Marketing Leadership

19 Oct Marketing and Analytics – Part 3: Analytics is the Future

Recently, I sat down with one of our newer clients, the customer intelligence director for a global hospitality brand, to find out more about the data challenges faced by his organization. In Part 1, we discussed the chief data challenges faced by his organization, and in Part 2 we discussed the value of data quality more generally.   Q: I’d like your sense of what’s next for the Future structure of the marketing organization. A:  I started saying this about five years ago: “Give it 10 to 20 years, and we won’t be talking about analytics anymore, we’ll just be talking about business.” I think that’s where we’re slowly going, and where we need to go -- a world where intelligence drives business. The purpose of analytics is to know our customers better, so we can serve them better. And really, that should be everyone’s goal. We just use different tools in pursuit of that.
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16 Oct Marketing and Analytics – Part 2: The Value of Data Quality

Recently, I sat down with one of our newer clients, the customer intelligence director for a global hospitality brand, to find out more about the data challenges faced by his organization. In Part 1, we discussed the chief data challenges faced by his organization, and the disconnect between knowing that things are “trackable,” and knowing what that actually means.   Q: In defense of marketers who are struggling to keep up: the marketing/tech landscape is moving very quickly. A lot of marketers are feeling like they’ve been caught with their pants down, with all they’re expected to suddenly know. A: Things have moved really fast, especially in the tracking space. The funny thing is, we take all this tracking for granted now. But if you actually look around at the number of companies that are effectively using tracking, and how long they’ve been doing it, there aren’t many companies that are truly using tracking codes the way they’re intended to work. They’re not truly using tracking code data, they’re using these long strings instead.
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11 Oct Marketing and Analytics – Part 1: Are we there yet?

Recently, I sat down with one of our newer clients, the customer intelligence director for a global hospitality brand, to find out more about the data challenges faced by his organization. Our conversation covered a range of topics. It’s a candid picture of the current marketing/analytics landscape, and we present it here in three parts.   Q: Thanks for taking the time to talk! Let’s get right into it. What are the major challenges you face, with regard to marketing data analytics? A: The biggest challenge right now is data integration, which has two main aspects. There’s an issue with being able to track data accurately across time -- in other words, setting things up so that newer data can be consistently compared to older data -- and there’s the chief challenge, being able to integrate the data generated by various platforms: DCM, AdWords, Facebook.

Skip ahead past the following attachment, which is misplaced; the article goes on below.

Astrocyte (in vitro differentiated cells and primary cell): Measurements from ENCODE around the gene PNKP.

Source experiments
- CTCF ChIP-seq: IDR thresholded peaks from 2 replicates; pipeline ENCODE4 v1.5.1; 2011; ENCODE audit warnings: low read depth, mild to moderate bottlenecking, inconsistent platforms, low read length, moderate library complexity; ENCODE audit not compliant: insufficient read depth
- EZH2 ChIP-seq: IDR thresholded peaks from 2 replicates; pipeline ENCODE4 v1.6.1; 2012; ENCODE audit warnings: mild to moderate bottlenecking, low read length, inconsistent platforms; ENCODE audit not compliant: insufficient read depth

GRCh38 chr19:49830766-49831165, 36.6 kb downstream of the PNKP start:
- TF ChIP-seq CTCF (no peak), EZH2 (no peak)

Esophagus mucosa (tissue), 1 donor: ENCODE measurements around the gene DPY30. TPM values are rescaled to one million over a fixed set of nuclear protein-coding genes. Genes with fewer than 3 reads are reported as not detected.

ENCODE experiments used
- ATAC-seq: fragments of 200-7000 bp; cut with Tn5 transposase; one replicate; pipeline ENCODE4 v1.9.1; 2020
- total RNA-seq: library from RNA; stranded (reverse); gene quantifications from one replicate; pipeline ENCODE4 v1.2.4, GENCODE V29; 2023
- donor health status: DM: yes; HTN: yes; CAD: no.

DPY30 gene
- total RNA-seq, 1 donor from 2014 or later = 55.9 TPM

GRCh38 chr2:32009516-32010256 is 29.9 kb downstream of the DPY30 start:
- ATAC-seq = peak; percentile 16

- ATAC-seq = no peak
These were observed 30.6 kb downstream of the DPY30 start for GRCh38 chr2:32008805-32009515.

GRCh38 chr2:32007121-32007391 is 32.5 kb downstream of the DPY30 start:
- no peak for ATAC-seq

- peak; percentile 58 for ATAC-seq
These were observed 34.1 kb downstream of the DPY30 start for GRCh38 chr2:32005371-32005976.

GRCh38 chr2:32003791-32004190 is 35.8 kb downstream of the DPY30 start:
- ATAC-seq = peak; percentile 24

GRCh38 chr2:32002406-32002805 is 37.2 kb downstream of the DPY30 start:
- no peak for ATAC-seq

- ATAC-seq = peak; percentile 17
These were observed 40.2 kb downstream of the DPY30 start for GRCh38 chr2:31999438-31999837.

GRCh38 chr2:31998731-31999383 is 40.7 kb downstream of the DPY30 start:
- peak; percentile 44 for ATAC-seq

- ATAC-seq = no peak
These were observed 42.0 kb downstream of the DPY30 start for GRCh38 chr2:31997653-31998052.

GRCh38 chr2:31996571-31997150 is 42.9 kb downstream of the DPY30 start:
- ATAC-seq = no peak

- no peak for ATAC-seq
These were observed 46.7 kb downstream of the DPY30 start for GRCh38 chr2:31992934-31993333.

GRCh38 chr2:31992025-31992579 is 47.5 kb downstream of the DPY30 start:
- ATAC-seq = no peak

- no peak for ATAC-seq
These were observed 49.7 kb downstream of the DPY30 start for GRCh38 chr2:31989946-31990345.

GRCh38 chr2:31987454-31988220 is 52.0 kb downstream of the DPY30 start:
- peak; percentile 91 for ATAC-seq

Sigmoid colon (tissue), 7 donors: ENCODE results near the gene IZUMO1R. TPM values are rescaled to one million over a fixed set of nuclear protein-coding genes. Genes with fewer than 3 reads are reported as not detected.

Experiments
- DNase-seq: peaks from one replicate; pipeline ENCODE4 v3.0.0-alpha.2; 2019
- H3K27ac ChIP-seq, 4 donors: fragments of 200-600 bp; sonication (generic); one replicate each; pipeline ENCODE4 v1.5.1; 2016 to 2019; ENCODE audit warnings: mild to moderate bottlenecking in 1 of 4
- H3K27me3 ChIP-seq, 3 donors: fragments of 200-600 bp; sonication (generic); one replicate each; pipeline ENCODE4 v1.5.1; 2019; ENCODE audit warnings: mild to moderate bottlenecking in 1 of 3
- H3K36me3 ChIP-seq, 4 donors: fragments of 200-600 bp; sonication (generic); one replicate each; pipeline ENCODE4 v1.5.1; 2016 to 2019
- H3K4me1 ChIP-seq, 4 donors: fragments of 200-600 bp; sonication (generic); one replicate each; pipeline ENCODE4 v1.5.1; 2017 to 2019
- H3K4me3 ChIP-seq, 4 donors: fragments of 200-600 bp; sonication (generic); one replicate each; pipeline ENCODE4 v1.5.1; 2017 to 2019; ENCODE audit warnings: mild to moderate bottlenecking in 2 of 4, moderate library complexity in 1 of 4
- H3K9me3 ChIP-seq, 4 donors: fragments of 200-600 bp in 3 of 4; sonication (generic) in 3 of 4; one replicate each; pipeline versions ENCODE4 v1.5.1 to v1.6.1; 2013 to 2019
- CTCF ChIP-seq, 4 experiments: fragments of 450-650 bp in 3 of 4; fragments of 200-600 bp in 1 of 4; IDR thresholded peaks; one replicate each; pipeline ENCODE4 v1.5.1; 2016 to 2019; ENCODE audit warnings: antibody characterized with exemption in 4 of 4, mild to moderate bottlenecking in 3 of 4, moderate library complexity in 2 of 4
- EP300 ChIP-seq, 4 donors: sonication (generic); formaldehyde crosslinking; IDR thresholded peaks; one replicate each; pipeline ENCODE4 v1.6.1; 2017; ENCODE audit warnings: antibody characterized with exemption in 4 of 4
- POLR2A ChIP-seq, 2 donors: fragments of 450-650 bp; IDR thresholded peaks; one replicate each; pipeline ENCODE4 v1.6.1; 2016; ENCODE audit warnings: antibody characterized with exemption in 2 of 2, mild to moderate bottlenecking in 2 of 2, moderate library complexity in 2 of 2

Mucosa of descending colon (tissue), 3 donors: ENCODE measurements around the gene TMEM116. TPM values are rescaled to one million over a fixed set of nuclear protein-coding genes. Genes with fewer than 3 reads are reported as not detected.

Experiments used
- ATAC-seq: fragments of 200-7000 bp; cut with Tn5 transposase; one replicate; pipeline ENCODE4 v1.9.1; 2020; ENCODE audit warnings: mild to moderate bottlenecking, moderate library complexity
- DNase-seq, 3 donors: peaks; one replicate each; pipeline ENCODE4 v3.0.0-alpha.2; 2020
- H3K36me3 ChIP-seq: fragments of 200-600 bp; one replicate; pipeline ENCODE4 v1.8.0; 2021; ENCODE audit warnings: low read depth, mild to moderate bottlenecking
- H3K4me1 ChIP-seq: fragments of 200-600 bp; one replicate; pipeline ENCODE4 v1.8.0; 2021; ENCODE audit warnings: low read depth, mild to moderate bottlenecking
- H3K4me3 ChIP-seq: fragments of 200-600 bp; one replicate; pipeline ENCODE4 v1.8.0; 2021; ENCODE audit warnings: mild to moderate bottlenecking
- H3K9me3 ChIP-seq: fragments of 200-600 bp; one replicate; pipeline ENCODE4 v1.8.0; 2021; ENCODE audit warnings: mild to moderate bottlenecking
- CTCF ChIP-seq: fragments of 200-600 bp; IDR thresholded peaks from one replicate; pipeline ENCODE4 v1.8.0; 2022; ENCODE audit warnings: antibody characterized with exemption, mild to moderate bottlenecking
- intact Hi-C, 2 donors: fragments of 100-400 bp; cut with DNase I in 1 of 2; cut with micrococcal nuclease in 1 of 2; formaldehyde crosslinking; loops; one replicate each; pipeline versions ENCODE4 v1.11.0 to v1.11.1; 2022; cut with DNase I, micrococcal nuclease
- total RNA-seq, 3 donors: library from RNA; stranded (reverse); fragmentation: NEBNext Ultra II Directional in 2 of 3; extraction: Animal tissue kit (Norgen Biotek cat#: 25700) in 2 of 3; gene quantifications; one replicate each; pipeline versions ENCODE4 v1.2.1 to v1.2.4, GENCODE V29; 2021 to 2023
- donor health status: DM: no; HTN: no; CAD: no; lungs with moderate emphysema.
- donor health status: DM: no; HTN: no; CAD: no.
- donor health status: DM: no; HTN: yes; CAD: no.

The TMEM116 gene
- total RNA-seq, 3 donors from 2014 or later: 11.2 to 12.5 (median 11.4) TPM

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27 Sep We are All Publishers Now

I spent 15 years working in the online publishing industry. One of the last professional events I attended while still on the media was an IAB-affiliated event about the “future of media and advertising.” I recall one of the speakers ignoring the publishers in the room completely. He directed his remarks toward the vendors and big brand players in the room. His advice to them was “work toward a future where your organization produces content that is so good, you’ll put the Industry Trade Magazine in your market right out of business...” Since I worked for a big B2B trade publisher at the time, I found this idea kind of out there. But it definitely stuck with me.
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28 Aug Marketing Performance Measurement: Where Are We?

Over the last couple of years we’ve heard a lot of noise about marketing becoming a “revenue center, instead of a cost center.”  I first heard this particular soundbite in 2014, skillfully laid out by a very engaging and data-savvy presenter. I was attending one of those huge annual marketing conferences in Las Vegas. It was a great event -- I learned a ton. But there was also a pep rally feel to some of the keynote talks. While I, and many others, walked away with a new understanding of the Accountability Horizon that the digital marketing industry is moving toward,  in retrospect our celebrating seems premature. It was as if someone shouted, “Hey, we’re Marketers -- in Las Vegas... Woo-hoo, we see the Digital Future! Let’s party like we’re already there!”  And we did. The hangover has lasted three years.